said 1 year, 2 months ago:
As a web developer, I feel I need an outsourcing network to survive… When I started my business, it was relatively easy to ‘control’ – every project was a new site development and I could *almost* schedule them and control the workload. But now that I have many completed projects, any / all of those past clients can call on me for maintenance and ‘need’ their work done ASAP. It is just not realistic to tell them to get in line or wait a couple weeks.
In this business, I do not and can not control how / when the inbound requests arrive. Even with development projects, a client will promise the text and photos on Thursday, but it usually arrives Wednesday or Friday. So having a network of subs is critical. None of them are on payroll, but they all know what I pay and how nice (or not!) and reliable (or not!) I am. So if I contact them saying ‘have you got 20 hours in the next 4 days?’, they are free to respond. I know they have other employers. Some of them are in the USA, some are not. I have been managing development projects (within a corporation and form y own business) since the 90′s, so I flatter myself that I do a good job of writing up the requirements and treating subs with great respect. This is critical to success – everything has to be spelled out in detail.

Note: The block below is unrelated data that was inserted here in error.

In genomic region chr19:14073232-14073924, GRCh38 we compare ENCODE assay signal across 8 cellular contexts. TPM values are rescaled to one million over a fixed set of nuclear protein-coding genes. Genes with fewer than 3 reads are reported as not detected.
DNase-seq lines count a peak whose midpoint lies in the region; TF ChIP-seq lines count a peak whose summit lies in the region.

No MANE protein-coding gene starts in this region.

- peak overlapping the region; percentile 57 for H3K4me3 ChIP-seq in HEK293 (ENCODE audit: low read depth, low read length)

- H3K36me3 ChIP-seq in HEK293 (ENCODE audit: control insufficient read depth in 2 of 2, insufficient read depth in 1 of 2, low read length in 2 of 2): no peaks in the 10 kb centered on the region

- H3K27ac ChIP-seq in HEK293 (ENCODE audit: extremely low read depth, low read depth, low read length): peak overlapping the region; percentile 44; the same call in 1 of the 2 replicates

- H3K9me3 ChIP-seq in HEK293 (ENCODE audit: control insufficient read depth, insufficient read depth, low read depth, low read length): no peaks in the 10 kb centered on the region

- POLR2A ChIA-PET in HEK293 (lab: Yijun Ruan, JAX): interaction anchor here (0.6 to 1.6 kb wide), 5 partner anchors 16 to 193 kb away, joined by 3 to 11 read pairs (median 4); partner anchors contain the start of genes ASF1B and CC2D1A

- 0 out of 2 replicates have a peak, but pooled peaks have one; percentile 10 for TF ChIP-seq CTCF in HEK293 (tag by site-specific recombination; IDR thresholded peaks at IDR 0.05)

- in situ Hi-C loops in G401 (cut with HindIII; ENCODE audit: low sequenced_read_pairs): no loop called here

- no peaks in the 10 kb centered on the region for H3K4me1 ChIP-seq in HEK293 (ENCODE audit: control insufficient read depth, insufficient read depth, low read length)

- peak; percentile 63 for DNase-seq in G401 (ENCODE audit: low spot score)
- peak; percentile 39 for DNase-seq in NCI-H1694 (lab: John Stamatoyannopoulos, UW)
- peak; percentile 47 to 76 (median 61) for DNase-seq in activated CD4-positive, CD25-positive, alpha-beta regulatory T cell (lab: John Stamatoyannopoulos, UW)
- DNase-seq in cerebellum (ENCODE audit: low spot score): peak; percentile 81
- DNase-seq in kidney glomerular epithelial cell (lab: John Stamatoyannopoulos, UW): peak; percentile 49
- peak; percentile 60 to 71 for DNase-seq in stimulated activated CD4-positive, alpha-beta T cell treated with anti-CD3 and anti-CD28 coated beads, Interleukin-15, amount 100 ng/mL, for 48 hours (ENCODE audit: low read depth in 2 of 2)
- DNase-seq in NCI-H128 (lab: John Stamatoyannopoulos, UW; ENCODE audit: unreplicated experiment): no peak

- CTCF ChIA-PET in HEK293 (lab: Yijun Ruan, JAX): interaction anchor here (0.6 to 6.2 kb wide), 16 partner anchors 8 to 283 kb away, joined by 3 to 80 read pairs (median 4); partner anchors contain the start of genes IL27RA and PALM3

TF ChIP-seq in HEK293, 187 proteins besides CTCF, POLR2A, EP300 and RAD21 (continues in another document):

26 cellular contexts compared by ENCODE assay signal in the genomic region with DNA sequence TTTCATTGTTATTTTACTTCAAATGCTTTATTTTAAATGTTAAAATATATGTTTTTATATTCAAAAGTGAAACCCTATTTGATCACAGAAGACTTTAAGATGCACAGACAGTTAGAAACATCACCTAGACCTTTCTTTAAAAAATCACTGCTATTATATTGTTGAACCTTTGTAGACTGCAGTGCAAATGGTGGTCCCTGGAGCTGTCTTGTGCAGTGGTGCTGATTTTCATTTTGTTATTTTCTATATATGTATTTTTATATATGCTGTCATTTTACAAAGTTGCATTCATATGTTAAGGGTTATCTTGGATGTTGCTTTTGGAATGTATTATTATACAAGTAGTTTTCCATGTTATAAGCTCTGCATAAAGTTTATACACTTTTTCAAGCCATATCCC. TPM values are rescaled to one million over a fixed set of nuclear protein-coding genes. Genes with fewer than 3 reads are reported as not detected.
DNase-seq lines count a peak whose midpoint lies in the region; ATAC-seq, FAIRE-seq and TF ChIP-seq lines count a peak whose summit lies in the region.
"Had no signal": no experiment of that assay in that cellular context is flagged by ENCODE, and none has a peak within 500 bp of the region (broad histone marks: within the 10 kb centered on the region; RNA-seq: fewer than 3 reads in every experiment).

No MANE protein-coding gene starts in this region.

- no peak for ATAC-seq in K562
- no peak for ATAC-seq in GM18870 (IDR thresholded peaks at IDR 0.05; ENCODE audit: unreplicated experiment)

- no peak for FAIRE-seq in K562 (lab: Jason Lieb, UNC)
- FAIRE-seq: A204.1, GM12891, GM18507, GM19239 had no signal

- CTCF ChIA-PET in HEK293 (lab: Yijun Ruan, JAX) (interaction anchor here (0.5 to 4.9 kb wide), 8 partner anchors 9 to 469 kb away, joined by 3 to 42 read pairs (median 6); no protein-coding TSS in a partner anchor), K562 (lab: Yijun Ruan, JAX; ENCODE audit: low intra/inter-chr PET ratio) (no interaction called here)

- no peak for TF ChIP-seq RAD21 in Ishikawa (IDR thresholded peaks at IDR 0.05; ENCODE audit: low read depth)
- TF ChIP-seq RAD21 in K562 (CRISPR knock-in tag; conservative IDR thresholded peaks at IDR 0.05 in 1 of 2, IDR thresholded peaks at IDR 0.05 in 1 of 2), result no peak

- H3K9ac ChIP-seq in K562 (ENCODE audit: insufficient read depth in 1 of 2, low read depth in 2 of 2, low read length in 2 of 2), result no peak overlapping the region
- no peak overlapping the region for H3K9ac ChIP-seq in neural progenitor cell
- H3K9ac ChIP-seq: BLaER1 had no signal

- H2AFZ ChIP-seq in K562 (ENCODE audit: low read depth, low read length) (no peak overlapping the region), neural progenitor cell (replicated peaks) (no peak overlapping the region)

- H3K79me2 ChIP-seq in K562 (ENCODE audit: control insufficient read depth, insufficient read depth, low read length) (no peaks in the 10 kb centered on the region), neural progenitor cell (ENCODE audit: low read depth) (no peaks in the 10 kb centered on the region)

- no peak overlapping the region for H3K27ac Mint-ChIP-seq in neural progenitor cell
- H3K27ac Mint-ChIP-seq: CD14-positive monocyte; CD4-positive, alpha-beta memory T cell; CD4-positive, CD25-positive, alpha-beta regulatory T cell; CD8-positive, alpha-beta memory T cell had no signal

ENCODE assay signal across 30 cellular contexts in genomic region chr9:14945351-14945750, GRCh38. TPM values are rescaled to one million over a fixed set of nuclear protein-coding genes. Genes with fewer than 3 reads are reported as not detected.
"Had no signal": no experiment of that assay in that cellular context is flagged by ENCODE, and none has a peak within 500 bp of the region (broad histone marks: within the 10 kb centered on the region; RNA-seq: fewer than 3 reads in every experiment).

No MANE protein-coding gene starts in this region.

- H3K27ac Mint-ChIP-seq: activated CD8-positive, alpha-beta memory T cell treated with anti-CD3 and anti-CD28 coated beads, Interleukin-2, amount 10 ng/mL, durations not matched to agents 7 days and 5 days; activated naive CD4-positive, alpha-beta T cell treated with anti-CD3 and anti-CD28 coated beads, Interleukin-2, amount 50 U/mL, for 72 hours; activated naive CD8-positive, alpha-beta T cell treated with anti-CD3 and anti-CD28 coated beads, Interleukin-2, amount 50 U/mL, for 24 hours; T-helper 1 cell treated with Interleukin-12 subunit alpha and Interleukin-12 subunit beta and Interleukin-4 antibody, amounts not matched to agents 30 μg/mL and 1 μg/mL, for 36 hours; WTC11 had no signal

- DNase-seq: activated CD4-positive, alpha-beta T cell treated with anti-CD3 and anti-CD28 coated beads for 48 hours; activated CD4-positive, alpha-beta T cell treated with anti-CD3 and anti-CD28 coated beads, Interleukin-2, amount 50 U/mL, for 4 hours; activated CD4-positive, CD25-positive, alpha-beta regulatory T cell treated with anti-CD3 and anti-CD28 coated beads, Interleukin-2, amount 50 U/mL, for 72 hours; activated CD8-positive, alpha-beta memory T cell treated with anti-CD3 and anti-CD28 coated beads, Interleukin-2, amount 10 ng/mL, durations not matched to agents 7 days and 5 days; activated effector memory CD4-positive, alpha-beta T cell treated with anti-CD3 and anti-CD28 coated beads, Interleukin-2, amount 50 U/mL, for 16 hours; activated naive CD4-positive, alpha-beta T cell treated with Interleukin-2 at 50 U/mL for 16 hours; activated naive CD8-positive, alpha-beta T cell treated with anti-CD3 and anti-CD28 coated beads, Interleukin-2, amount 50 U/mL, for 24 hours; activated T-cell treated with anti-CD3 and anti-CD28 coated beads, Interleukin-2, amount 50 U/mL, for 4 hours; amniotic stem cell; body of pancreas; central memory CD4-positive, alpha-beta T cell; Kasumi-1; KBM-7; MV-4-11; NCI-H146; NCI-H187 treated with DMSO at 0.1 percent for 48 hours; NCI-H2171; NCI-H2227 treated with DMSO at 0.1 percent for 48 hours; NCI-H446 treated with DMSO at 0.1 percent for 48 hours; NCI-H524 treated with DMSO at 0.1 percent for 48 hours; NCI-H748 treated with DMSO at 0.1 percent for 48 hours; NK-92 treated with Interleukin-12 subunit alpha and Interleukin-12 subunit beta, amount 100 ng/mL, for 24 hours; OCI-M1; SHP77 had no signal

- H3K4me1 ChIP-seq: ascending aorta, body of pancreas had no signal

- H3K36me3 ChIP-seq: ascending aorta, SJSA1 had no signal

Another thing to consider is that I personally have the skills and experience to go out and win business, understand a clients business needs, help them prioritize their budget, negotiate a contract… Although I have been in software all my working life, most of my subs (near and far) are better at the coding than I am but they do not have the skills to go out and pull in new business. So I need them and they need me. Together we make 3 people happy and keep 3 households fed – the client, me and the subs.
When considering a new sub, I start with a small, non time critical project. Give it a try, and see how it goes. Although that is also fraught – sometimes they are so delighted to get a new client, that they will do the ‘best job, ever!’ on the first contract, then go twice as slow for twice as much money on the next… you just have to keep your eyes and mind open….